The Ribbon Fish


Over 200 hundred years ago in 1794 one year after it was founded as a ‘conversation club’, Ralph Beilby, engraver and business partner of Thomas Bewick presented to the Lit & Phil Society a letter describing a creature never seen before by science washed ashore off the North East coast at Newbiggen. The original letter including a colourful description and an extraordinary watercolour of the fish resides in the Lit & Phil archives to this day. This letter was transferred into print nearly 40 years later in the Lit & Phil archives and it was thought remarkable enough that an engraving was commissioned to accompany the description.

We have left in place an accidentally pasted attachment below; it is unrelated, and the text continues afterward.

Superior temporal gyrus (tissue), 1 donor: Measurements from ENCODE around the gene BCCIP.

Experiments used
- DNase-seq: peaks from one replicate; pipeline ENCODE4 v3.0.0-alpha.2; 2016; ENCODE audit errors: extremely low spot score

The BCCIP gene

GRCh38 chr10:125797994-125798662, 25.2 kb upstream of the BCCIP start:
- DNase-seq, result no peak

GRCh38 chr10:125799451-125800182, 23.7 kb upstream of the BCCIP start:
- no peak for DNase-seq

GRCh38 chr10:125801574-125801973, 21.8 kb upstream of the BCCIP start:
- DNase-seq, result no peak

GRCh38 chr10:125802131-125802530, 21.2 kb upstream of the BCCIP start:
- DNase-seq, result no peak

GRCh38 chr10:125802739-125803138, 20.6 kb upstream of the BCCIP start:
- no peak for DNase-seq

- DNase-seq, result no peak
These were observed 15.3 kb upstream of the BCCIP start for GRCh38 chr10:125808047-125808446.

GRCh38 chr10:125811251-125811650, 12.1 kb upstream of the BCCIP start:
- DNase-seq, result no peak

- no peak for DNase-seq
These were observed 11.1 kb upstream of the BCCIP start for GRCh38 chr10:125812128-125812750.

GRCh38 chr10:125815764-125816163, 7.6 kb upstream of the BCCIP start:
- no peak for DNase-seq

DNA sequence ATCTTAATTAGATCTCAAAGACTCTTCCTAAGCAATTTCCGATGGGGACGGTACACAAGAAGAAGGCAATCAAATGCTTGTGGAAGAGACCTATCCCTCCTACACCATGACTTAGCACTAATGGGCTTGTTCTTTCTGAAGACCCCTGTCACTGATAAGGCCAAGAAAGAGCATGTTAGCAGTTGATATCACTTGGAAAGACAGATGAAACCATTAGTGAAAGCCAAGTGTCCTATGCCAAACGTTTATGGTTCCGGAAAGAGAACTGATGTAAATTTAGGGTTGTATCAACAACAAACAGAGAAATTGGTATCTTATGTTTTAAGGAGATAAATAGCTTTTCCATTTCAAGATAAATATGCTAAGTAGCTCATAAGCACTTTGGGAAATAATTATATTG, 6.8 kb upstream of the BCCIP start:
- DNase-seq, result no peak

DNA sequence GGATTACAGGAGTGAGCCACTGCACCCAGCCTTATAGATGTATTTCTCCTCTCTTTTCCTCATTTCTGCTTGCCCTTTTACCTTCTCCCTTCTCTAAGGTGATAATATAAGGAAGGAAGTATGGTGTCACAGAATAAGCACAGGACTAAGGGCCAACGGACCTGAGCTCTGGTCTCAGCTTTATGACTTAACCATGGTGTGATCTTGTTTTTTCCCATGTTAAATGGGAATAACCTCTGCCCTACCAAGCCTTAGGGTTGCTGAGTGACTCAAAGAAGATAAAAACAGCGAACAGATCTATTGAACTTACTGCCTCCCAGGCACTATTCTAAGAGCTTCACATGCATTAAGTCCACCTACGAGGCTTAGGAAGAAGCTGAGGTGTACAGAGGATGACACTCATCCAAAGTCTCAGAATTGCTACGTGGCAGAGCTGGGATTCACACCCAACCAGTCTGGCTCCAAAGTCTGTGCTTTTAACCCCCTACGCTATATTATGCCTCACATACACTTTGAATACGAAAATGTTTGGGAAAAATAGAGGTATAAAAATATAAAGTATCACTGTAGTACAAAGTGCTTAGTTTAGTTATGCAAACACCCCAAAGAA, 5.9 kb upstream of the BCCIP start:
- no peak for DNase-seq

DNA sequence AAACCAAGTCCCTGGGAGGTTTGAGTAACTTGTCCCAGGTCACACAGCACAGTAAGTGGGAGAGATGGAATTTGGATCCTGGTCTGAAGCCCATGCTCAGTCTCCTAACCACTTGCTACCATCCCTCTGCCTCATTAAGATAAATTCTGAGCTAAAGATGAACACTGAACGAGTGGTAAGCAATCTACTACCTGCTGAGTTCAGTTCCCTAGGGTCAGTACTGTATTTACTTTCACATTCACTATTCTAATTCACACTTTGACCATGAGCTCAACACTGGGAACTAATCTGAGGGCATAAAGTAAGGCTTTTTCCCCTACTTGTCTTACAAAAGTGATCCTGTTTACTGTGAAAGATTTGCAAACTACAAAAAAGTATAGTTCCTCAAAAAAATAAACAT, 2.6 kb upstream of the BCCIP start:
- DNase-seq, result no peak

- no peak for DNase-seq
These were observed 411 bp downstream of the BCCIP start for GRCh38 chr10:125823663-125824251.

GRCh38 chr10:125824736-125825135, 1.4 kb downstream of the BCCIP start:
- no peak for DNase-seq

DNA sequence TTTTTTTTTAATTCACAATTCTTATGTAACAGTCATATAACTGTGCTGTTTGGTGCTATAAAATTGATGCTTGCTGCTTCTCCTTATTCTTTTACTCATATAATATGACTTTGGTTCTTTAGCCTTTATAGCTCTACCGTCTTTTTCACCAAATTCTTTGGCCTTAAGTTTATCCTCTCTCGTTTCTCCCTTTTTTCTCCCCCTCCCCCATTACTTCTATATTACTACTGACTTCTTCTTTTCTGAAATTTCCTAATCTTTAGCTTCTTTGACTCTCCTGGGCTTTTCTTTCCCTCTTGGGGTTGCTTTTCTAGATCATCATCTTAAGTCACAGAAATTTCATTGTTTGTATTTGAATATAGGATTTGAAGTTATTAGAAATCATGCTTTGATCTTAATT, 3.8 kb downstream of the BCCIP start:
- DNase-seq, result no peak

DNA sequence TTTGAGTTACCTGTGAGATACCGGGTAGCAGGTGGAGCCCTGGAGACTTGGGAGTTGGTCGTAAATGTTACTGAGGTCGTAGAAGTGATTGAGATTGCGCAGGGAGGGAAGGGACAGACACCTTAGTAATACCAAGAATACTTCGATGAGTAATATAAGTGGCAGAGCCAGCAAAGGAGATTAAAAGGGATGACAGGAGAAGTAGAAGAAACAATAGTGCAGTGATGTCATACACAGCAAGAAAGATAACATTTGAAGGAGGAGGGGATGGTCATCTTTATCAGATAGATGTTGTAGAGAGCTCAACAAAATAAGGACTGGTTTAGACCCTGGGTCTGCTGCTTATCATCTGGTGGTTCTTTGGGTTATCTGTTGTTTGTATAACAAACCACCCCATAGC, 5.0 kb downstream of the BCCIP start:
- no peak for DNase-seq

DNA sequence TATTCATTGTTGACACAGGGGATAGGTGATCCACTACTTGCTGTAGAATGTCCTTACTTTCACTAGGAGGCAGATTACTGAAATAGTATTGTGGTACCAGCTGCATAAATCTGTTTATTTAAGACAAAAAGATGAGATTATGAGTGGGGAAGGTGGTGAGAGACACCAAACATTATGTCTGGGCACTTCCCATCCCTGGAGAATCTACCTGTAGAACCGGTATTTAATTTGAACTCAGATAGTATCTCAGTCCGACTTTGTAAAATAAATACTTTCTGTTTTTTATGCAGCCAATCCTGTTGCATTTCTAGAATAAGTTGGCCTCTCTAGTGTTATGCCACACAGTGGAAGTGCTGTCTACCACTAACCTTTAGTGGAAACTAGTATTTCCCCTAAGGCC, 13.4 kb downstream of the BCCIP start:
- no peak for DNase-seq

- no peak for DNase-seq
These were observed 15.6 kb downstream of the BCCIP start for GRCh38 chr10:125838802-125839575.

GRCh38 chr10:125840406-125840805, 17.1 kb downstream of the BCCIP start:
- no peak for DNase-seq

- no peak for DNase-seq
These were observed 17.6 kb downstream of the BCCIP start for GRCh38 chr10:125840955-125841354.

The Ribbon Fish lives in the deep, mesopelagic zone of the ocean or so called twilight zone and as such the only time we usually see these fish is when they are washed ashore after some great catastrophe. In Japan, for example, that are often given the moniker Tsunami fish. Much is still unknown about the fish. Click the image above to see video of the fish in its natural habitat.

Benjamin Lawson has drawn a life-sized version of the Ribbon Fish on the underside of the 24ft “Long Table” in the Literary and Philosophical Society Library.


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